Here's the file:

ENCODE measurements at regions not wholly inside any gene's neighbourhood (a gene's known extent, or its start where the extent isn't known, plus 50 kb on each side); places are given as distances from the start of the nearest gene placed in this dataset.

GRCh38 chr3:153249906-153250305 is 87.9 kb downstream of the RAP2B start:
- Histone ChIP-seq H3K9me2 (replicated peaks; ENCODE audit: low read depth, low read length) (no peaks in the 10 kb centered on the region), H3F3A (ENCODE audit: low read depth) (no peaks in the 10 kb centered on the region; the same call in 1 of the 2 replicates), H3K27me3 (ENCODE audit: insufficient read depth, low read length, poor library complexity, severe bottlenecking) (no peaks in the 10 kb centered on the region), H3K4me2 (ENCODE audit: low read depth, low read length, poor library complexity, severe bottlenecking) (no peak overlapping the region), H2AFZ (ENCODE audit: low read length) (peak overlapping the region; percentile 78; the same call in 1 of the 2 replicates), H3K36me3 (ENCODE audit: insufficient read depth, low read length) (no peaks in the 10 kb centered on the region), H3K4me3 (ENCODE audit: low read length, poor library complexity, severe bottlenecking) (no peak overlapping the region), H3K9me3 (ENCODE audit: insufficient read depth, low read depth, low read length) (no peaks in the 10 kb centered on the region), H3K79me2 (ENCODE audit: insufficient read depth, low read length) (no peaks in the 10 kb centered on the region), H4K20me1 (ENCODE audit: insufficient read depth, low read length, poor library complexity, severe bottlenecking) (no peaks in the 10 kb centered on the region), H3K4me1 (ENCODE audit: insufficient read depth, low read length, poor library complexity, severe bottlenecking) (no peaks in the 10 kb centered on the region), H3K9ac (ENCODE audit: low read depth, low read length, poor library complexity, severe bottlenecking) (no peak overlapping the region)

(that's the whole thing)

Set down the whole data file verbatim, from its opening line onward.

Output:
ENCODE measurements at regions not wholly inside any gene's neighbourhood (a gene's known extent, or its start where the extent isn't known, plus 50 kb on each side); places are given as distances from the start of the nearest gene placed in this dataset.

GRCh38 chr3:153249906-153250305 is 87.9 kb downstream of the RAP2B start:
- Histone ChIP-seq H3K9me2 (replicated peaks; ENCODE audit: low read depth, low read length) (no peaks in the 10 kb centered on the region), H3F3A (ENCODE audit: low read depth) (no peaks in the 10 kb centered on the region; the same call in 1 of the 2 replicates), H3K27me3 (ENCODE audit: insufficient read depth, low read length, poor library complexity, severe bottlenecking) (no peaks in the 10 kb centered on the region), H3K4me2 (ENCODE audit: low read depth, low read length, poor library complexity, severe bottlenecking) (no peak overlapping the region), H2AFZ (ENCODE audit: low read length) (peak overlapping the region; percentile 78; the same call in 1 of the 2 replicates), H3K36me3 (ENCODE audit: insufficient read depth, low read length) (no peaks in the 10 kb centered on the region), H3K4me3 (ENCODE audit: low read length, poor library complexity, severe bottlenecking) (no peak overlapping the region), H3K9me3 (ENCODE audit: insufficient read depth, low read depth, low read length) (no peaks in the 10 kb centered on the region), H3K79me2 (ENCODE audit: insufficient read depth, low read length) (no peaks in the 10 kb centered on the region), H4K20me1 (ENCODE audit: insufficient read depth, low read length, poor library complexity, severe bottlenecking) (no peaks in the 10 kb centered on the region), H3K4me1 (ENCODE audit: insufficient read depth, low read length, poor library complexity, severe bottlenecking) (no peaks in the 10 kb centered on the region), H3K9ac (ENCODE audit: low read depth, low read length, poor library complexity, severe bottlenecking) (no peak overlapping the region)